September 1, 2014

ROGER KIMBALL: John Maynard Keynes’s revisionist history of World War I has had enduring—and harmful—consequences.

It is often said that the primary existential or spiritual effect of the war was disillusionment. Barbara Tuchman, for example, notes in one of her classic studies of the Great War that the war had many results but that the dominant one was “disillusion.” She quotes D. H. Lawrence, who observed that “All the great words were cancelled out for that generation.” Honor, Nobility, Valor, Patriotism, Sacrifice, Beauty: Who could still take such abstractions seriously after the wholesale slaughter of the war?

But it’s worth interjecting two points. First, it is sometimes said that the Great War, because of its body count, the tactics of its generals, the as-it-turned-out false promise that it was “a war to end all wars,” was therefore meaningless. I submit that, on the contrary, it was instinct with significance. As David Fromkin put it at the end of Europe’s Last Summer, “it was fought to decide the essential questions in international politics: who would achieve mastery in Europe, and therefore in the world, and under the banners of what faith.”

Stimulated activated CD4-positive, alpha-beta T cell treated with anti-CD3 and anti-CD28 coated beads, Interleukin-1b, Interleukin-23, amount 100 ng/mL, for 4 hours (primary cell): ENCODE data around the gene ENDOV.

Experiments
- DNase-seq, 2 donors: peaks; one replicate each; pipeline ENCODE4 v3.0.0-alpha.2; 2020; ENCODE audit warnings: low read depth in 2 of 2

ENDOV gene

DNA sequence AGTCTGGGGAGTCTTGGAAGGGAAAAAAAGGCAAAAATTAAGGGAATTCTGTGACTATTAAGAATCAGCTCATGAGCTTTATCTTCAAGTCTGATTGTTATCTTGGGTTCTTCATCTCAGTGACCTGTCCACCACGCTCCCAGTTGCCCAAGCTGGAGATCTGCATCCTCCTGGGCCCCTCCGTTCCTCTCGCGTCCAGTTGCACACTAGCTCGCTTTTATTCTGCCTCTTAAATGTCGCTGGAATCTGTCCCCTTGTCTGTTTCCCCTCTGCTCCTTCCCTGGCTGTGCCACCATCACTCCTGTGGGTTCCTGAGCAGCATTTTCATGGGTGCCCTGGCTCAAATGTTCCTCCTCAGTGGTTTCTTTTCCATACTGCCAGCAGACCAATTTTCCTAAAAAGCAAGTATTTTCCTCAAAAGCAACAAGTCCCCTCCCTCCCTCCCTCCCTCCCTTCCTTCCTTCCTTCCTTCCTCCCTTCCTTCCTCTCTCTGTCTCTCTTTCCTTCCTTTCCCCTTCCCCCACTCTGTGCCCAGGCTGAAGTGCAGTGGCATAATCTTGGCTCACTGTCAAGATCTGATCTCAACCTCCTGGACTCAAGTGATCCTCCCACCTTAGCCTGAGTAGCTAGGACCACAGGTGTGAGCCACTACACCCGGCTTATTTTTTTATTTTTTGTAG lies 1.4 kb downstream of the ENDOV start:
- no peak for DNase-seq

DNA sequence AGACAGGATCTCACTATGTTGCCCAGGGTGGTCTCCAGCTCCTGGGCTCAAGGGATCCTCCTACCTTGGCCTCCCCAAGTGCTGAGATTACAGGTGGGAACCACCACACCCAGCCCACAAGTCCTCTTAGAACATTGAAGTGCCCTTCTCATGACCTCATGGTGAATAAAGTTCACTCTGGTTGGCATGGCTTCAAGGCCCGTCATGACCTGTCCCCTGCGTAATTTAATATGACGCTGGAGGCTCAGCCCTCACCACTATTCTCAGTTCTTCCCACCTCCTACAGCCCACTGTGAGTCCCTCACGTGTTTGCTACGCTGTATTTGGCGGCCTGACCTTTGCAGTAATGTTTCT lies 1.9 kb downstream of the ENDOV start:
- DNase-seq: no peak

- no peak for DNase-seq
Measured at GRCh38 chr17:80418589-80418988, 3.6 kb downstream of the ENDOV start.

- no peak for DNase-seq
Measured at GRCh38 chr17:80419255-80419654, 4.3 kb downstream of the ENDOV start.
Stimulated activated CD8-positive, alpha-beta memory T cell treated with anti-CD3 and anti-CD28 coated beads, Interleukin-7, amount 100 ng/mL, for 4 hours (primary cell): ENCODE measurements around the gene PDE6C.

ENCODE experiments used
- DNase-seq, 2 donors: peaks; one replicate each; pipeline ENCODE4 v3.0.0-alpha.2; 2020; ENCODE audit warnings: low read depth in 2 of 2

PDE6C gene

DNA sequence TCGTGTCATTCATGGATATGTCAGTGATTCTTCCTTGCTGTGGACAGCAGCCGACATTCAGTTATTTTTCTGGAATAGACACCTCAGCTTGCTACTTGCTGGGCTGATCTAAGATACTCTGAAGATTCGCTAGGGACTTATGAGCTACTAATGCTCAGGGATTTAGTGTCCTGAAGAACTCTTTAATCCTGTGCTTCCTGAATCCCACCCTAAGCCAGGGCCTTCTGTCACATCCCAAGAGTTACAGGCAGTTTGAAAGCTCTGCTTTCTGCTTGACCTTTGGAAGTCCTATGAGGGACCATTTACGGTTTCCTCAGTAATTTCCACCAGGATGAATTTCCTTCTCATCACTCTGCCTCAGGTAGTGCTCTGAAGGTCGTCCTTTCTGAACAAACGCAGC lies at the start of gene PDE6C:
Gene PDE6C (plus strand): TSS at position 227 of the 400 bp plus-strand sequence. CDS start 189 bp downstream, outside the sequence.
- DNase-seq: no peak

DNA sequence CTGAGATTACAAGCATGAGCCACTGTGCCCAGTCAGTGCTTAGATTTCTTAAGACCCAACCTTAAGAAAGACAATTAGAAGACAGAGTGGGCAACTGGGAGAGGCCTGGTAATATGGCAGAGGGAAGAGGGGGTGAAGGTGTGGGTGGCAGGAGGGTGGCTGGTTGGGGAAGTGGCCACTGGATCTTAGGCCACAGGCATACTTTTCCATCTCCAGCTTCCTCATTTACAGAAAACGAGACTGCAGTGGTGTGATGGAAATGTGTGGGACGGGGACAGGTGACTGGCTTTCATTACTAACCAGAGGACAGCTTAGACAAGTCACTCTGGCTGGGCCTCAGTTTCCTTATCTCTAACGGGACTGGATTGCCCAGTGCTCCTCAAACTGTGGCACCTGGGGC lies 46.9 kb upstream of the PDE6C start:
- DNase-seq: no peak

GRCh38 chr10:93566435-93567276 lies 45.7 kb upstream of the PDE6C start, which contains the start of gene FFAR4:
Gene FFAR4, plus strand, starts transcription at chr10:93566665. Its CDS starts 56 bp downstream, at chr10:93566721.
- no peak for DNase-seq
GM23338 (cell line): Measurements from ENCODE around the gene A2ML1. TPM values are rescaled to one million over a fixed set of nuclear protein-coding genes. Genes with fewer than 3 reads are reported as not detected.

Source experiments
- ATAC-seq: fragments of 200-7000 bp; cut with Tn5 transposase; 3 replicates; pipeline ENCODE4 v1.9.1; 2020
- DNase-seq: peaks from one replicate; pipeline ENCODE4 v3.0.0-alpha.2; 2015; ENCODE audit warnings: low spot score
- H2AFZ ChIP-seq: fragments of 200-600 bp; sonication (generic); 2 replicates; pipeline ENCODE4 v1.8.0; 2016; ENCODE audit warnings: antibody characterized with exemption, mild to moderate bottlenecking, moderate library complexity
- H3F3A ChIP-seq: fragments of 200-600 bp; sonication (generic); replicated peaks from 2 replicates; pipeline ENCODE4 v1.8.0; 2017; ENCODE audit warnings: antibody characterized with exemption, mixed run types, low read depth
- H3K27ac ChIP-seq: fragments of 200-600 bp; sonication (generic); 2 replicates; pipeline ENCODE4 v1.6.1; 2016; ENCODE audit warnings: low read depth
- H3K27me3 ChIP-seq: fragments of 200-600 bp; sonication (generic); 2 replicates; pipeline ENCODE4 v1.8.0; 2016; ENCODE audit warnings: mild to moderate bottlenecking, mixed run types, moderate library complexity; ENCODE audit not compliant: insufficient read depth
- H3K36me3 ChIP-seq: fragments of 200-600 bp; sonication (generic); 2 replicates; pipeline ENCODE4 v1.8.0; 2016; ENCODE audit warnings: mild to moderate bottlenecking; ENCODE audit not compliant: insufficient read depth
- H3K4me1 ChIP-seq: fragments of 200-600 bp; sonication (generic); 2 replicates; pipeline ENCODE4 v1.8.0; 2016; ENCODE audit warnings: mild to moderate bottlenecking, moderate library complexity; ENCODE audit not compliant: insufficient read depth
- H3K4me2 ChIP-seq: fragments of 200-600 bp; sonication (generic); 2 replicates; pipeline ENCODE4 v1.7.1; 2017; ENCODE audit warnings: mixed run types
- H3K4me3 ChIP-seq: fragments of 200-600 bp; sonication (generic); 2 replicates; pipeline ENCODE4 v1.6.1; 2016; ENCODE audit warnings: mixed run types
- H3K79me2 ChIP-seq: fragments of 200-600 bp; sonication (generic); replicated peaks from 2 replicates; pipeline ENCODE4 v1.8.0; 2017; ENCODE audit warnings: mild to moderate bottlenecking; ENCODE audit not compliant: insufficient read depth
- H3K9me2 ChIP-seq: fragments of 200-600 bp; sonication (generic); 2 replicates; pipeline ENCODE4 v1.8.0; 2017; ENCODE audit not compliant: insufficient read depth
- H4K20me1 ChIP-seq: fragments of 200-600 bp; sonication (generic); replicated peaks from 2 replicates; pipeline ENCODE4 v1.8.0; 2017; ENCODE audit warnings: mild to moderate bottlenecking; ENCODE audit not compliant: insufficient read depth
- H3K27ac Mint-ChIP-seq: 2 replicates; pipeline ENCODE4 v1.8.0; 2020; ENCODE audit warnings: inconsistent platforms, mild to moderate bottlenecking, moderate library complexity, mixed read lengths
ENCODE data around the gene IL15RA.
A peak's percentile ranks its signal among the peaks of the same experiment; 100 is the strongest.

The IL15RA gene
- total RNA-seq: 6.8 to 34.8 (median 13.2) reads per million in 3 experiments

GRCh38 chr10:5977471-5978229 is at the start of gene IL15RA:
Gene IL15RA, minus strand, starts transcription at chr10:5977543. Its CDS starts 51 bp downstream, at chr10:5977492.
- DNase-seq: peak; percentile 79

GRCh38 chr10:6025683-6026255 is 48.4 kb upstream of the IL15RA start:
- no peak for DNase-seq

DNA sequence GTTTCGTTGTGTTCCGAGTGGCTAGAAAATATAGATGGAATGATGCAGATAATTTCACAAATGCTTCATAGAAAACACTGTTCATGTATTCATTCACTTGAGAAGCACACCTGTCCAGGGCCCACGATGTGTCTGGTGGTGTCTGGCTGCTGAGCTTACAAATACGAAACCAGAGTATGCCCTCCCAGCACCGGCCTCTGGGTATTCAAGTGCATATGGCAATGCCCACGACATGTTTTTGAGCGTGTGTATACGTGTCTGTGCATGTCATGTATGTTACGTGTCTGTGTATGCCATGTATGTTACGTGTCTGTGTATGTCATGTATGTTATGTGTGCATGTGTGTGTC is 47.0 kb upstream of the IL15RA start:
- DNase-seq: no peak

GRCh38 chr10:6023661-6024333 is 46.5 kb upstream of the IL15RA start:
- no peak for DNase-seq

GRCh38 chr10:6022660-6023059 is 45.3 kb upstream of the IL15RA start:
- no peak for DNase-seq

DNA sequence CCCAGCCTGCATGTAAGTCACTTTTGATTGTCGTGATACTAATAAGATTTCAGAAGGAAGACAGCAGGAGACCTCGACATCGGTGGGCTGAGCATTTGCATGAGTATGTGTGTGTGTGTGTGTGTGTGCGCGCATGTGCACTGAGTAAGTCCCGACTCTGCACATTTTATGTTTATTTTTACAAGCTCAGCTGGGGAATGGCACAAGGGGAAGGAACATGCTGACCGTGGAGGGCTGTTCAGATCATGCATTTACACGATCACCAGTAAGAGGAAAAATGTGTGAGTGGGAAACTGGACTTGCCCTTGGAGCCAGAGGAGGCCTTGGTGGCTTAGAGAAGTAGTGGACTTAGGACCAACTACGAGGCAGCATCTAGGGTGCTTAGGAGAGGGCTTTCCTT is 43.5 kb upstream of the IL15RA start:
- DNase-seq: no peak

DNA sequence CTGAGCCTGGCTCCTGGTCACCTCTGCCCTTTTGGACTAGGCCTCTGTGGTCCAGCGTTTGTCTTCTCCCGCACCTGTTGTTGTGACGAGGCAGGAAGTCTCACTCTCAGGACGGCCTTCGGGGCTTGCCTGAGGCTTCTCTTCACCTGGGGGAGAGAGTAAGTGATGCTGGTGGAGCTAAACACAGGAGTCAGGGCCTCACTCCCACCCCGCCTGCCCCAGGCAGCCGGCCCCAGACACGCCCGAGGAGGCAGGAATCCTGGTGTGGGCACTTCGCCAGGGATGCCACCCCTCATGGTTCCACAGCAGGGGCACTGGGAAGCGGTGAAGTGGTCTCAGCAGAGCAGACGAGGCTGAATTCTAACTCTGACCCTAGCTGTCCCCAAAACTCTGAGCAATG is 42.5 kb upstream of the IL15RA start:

Second, on the matter of culture, it is worth noting that most of the primary innovations in form and sensibility that we associate with that spirit of disillusionment predated the war.

If the general culture becomes pervaded by a sense of disillusionment and “meaculpism” perhaps it’s worth looking at who has the greatest influence on the culture and asking cui bono?